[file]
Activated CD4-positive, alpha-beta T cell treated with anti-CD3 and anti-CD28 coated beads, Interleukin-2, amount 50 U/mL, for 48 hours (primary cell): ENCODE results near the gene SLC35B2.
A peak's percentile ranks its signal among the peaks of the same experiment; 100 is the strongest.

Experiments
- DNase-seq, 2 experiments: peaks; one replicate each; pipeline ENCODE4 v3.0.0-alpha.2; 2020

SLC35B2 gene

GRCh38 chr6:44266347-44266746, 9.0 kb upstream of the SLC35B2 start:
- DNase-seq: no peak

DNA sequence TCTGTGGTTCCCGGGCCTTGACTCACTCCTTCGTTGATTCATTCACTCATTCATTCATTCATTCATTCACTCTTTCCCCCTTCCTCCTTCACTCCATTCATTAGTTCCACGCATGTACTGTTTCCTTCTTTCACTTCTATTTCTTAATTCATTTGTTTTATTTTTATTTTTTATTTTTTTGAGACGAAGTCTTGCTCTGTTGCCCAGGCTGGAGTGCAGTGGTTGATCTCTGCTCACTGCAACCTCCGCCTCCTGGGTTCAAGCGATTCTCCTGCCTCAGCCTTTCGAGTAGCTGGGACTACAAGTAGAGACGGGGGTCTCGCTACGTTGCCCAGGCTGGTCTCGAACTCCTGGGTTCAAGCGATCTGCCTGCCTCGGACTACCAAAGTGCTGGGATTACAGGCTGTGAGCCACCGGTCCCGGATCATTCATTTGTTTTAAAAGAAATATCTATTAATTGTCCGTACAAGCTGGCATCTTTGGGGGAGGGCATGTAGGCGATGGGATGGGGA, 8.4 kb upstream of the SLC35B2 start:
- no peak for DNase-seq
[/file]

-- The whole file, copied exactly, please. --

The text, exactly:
Activated CD4-positive, alpha-beta T cell treated with anti-CD3 and anti-CD28 coated beads, Interleukin-2, amount 50 U/mL, for 48 hours (primary cell): ENCODE results near the gene SLC35B2.
A peak's percentile ranks its signal among the peaks of the same experiment; 100 is the strongest.

Experiments
- DNase-seq, 2 experiments: peaks; one replicate each; pipeline ENCODE4 v3.0.0-alpha.2; 2020

SLC35B2 gene

GRCh38 chr6:44266347-44266746, 9.0 kb upstream of the SLC35B2 start:
- DNase-seq: no peak

DNA sequence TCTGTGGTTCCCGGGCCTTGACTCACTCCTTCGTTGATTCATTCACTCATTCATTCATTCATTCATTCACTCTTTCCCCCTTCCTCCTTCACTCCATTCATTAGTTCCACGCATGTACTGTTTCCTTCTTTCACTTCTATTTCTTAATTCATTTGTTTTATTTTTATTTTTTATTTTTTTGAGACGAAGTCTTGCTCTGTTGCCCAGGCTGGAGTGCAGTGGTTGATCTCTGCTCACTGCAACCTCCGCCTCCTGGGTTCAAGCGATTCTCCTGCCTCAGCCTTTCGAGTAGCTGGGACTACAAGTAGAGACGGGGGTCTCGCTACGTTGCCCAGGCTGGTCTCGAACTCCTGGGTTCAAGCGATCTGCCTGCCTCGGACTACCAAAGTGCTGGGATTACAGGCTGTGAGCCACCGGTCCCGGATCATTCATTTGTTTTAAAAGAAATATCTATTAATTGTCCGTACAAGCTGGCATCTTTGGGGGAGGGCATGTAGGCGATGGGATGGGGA, 8.4 kb upstream of the SLC35B2 start:
- no peak for DNase-seq